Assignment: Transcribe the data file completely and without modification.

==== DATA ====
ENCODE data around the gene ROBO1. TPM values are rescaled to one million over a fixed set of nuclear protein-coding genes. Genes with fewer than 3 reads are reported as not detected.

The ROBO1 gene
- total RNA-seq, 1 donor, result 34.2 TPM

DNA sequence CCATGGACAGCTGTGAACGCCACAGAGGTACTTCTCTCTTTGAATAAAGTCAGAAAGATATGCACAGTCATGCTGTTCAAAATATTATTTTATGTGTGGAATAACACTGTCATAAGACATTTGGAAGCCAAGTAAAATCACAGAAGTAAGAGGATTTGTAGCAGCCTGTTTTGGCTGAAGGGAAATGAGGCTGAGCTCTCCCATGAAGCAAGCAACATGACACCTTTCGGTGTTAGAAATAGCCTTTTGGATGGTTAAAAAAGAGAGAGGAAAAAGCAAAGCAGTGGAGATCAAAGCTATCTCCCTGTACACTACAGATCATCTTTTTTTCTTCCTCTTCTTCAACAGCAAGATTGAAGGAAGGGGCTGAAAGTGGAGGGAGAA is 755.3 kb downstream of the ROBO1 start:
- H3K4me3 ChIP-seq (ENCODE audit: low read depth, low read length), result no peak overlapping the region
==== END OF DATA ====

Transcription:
ENCODE data around the gene ROBO1. TPM values are rescaled to one million over a fixed set of nuclear protein-coding genes. Genes with fewer than 3 reads are reported as not detected.

The ROBO1 gene
- total RNA-seq, 1 donor, result 34.2 TPM

DNA sequence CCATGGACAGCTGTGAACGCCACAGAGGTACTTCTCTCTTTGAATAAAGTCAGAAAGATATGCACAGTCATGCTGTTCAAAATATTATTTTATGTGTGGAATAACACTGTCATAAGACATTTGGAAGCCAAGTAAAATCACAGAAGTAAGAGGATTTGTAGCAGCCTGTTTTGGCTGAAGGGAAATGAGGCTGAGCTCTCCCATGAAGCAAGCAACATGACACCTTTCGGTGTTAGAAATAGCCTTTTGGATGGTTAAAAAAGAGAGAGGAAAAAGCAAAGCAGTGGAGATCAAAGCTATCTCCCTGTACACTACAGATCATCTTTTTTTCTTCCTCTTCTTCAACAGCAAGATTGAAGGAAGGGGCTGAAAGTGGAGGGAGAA is 755.3 kb downstream of the ROBO1 start:
- H3K4me3 ChIP-seq (ENCODE audit: low read depth, low read length), result no peak overlapping the region